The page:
For the past 45 years Wilbert Jones has sworn to anyone who would hear him that he did not kidnap and rape a woman in Baton Rouge, Louisiana, in 1971, crimes for which he is serving a life sentence. But only in the past five years or so have his attorneys and investigators been able to find compelling evidence that might support his claim of innocence. And it has been more than five years, from July 29, 2011 until today, that a Louisiana “commissioner,” acting as a judge, has had the case and done nothing to either reject or embrace it.
In “Case in Point,” Andrew Cohen examines a single case or character that sheds light on the criminal justice system.
How long is a reasonable time for a judge to delay issuing an order with a man’s liberty on the line? And what leverage does a defendant like Jones have to push into action an unelected, essentially unaccountable judicial commissioner, appointed to handle the case by the chief judge in a Louisiana district? After all, Jones cannot appeal to a traditional judge an order that has not yet been issued. And the longer his commissioner fails to act the less likely Jones will ever get to what his lawyers say is the heart of the problem.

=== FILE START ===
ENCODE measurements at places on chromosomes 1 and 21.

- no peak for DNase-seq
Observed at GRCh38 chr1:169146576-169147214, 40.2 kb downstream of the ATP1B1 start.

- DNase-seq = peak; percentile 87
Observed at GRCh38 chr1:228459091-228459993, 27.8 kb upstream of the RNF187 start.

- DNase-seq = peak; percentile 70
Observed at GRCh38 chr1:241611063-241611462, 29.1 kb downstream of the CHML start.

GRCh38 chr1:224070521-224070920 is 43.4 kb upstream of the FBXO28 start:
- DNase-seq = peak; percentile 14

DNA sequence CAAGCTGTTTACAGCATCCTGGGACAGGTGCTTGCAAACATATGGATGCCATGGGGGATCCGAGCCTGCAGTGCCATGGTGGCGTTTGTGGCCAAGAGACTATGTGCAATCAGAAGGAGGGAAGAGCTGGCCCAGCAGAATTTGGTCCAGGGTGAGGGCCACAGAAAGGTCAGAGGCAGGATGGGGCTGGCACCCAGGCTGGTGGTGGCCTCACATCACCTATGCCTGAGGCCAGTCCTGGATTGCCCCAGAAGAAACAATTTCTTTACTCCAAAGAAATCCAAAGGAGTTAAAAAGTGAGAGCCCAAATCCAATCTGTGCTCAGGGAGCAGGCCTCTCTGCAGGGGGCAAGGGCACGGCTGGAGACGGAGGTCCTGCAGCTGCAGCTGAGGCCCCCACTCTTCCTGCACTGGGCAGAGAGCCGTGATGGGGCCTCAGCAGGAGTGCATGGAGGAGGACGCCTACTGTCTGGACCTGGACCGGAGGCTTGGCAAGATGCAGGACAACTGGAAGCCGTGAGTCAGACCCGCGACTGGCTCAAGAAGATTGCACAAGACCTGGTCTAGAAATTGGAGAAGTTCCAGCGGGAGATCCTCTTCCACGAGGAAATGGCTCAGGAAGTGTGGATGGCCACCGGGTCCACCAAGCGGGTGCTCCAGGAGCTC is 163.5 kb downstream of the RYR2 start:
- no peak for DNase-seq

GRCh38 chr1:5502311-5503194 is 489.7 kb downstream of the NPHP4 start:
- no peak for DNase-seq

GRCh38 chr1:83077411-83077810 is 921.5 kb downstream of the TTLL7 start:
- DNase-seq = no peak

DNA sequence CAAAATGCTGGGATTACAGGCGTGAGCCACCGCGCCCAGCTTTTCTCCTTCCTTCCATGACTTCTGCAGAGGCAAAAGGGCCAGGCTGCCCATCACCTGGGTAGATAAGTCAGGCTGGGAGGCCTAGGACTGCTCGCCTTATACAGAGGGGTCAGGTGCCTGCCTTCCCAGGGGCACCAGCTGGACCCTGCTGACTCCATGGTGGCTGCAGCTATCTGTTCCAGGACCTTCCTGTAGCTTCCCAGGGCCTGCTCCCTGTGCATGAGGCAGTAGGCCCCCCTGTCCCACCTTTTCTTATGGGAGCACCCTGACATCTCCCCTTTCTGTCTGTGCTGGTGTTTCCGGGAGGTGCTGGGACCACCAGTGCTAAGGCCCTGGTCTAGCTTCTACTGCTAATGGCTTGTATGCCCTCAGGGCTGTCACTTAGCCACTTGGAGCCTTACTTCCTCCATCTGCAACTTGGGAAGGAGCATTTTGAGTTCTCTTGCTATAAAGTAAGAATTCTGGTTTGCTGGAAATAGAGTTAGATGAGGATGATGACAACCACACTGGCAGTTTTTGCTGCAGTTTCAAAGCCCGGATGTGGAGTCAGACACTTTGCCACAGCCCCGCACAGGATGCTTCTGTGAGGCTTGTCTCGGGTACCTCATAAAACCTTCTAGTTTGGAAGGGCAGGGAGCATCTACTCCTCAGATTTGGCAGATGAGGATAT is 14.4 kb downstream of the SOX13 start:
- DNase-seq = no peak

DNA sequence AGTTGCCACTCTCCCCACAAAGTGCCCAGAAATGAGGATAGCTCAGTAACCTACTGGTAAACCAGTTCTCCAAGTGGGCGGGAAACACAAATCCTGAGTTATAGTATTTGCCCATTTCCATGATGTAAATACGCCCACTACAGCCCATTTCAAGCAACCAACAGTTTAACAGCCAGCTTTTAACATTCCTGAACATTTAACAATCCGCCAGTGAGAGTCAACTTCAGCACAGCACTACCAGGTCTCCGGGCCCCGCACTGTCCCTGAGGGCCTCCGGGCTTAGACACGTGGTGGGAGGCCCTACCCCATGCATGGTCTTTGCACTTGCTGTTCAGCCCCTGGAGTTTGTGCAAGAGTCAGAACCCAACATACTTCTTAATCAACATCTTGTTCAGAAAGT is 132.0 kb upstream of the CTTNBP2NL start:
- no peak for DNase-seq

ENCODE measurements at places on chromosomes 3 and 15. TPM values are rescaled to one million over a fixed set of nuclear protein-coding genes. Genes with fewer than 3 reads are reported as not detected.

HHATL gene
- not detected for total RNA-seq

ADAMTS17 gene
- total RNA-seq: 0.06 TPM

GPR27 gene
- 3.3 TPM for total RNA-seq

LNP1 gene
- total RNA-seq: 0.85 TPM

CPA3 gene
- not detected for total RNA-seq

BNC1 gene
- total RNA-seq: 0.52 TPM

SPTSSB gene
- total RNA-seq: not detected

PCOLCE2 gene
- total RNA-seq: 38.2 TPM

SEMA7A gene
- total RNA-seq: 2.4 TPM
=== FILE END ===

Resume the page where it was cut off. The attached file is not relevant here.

The passage of time always has been a part of the story of this crime and conviction. The rape occurred on October 2, 1971. The victim (identified in court proceedings only as A.H.) was a nurse at a local hospital who was attacked as she parked her car to begin her shift. After she reported the rape, she was shown three police lineups over a six-week period (none of which included Jones) and identified no one. Then, three months after the crime, police arrested a 16-year-old named Emmett Hills for another rape and Hills, looking to ingratiate himself with prosecutors, told officials that Jones was his “partner” in the rape of A.H. The victim then viewed another police lineup and identified Jones, who had been arrested based on Hill’s incriminating statement.